Bio of swing band leader 'Benny Goodman' from age 10 (1919) to his landmark Carnegie Hall band concert in 1938. Not exactly historically accurate, but great music. Also, guest appearances ... See full summary »
Bio of swing band leader 'Benny Goodman' from age 10 (1919) to his landmark Carnegie Hall band concert in 1938. Not exactly historically accurate, but great music. Also, guest appearances by many great musicians of the time. Written by
Don Femia <email@example.com>
Benny Goodman played all the clarinet music heard on the soundtrack himself, with the exception of the scene where the young Goodman first tried to play the clarinet - the squeaky notes were actually played by Steve Allen. See more »
Trumpeter Buck Clayton never appeared with Goodman's 1937 band; he was a mainstay of Count Basie's. Clayton did, however, perform as a guest artist with Basie and fellow band members Lester Young, Freddie Green and Walter Page at Goodman's legendary 1938 Carnegie Hall concert. See more »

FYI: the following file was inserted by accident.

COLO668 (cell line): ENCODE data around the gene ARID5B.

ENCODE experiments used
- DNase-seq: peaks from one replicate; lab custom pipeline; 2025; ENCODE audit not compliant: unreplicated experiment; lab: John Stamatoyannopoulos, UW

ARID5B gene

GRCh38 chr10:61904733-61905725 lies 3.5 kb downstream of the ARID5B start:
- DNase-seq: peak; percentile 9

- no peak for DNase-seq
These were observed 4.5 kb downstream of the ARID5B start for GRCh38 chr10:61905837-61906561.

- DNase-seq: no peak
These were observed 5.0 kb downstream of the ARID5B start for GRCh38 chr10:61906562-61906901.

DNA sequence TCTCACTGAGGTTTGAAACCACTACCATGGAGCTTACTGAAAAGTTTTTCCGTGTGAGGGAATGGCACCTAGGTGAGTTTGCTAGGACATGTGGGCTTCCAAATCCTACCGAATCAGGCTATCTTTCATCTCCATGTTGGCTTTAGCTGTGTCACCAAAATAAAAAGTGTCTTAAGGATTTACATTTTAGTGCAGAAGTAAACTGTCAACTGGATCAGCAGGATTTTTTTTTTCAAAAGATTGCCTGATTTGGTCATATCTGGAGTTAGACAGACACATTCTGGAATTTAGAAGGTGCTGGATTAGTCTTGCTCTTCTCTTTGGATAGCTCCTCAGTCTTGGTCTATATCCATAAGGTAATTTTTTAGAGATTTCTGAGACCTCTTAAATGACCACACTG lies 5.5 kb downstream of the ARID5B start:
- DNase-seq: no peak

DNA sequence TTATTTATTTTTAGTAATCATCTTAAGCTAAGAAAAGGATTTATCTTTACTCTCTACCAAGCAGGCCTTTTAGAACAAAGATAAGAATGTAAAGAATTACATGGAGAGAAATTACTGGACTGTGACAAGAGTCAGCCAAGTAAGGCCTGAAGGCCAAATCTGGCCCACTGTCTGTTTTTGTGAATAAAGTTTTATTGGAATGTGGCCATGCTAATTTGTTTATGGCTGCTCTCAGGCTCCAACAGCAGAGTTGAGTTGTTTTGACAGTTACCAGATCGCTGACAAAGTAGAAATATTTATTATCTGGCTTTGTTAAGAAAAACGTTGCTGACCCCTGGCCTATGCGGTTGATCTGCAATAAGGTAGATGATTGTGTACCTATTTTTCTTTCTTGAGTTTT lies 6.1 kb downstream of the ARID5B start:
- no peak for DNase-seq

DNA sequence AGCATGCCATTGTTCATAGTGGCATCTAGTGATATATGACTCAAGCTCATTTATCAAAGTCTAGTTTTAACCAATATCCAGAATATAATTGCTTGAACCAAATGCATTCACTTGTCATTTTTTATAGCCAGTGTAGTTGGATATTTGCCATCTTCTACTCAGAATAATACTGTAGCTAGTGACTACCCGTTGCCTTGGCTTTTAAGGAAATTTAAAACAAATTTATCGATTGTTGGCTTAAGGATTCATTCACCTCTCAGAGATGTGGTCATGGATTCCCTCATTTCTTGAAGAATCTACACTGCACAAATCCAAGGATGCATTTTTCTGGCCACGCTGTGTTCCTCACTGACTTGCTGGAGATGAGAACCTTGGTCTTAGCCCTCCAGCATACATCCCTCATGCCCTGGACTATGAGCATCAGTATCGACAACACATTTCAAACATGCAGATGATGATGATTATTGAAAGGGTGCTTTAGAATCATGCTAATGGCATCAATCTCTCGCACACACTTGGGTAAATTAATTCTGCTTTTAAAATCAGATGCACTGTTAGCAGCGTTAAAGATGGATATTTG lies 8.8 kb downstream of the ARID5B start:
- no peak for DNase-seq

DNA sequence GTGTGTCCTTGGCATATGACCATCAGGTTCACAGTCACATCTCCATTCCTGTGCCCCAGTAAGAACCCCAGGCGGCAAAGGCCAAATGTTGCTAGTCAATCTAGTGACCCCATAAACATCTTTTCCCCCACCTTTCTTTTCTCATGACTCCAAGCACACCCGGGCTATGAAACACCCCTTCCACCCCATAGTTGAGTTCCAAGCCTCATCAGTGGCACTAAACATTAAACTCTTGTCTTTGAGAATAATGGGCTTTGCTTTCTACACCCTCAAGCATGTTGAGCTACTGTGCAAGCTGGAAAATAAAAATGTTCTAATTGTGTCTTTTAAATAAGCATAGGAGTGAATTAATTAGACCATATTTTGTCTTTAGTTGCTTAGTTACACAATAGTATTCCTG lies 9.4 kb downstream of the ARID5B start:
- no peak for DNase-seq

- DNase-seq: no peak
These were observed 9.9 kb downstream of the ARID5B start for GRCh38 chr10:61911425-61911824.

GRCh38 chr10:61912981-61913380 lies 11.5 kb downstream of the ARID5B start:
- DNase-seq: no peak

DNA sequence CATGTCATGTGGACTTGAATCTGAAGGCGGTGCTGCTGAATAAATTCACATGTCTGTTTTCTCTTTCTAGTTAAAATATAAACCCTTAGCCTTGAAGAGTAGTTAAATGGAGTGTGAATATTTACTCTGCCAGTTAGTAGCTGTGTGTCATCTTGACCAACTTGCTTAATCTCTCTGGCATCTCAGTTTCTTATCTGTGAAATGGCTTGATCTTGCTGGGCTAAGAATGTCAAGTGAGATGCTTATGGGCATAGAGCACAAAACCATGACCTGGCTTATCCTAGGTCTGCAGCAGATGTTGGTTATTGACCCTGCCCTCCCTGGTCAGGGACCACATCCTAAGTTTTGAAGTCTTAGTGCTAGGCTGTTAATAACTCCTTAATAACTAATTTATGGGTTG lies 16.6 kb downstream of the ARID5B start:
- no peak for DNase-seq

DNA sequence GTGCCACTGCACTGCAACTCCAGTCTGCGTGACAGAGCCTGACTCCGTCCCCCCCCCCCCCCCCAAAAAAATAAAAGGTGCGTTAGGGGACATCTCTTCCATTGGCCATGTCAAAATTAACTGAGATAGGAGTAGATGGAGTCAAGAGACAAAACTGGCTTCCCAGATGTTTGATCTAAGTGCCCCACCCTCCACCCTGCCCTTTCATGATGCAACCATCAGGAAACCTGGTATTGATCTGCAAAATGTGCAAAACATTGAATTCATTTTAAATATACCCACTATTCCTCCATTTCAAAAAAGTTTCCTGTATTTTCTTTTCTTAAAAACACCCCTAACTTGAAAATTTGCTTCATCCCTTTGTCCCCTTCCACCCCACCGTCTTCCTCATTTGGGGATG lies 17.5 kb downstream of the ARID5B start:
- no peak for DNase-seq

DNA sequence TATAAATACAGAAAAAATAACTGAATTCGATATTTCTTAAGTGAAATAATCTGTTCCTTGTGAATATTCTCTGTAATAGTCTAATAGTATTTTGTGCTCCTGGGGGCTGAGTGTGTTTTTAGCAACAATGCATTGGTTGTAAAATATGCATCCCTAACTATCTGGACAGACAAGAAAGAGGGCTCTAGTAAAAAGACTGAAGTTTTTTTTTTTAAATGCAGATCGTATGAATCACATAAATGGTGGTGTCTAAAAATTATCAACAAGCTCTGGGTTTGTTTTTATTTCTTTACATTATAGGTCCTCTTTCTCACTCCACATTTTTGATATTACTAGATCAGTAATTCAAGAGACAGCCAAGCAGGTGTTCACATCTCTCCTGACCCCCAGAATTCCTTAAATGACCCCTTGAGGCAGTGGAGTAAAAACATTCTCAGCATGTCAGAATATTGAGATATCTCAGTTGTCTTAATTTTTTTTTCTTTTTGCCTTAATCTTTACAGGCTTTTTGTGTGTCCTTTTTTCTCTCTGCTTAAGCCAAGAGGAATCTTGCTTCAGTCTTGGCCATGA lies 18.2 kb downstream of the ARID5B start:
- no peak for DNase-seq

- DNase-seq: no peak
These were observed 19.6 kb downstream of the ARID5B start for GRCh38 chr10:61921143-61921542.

Benny Goodman's theme song is played over the appearance of the "Universal International" globe. See more »
This film is considered by many as being a pretty mediocre film, but I think this film is truly great. Maybe it's just a jazz-lover's point of view; Benny Goodman is my favourite artist, and is the man who inspired me to take up the clarinet. Steve Allen comes across as a likable Goodman, and manages to look the part. Donna Reed also does her job pretty well but the people in the film who will really catch your attention are the jazz musicians that are in the film, playing themselves. These musicians include: the very enthusiastic drummer Gene Krupa, the trombone player Edward "Kid" Ory, the vibraphone player Lionel Hampton and the famous band leader and drummer of the '20s Ben Pollack. Whether you like the film or not, you have got to like the music which includes such Goodman classics as "Don't be that way", "Sing, Sing, Sing", "Let's Dance" and "One o'clock jump". All in all, a highly enjoyable film which, as far as I am concerned, is better than the much acclaimed film "The Glenn Miller Story" starring James Stewart in the part of Miller. "The Benny Goodman Story" is a must-see for all jazz fanatics and all clarinet players. The film also features a very impressive rendition of Mozart's clarinet concerto (Goodman also gave classical music a try, as you can see, to great effect). I'd say that it is decidedly worth seeing. Enjoy!
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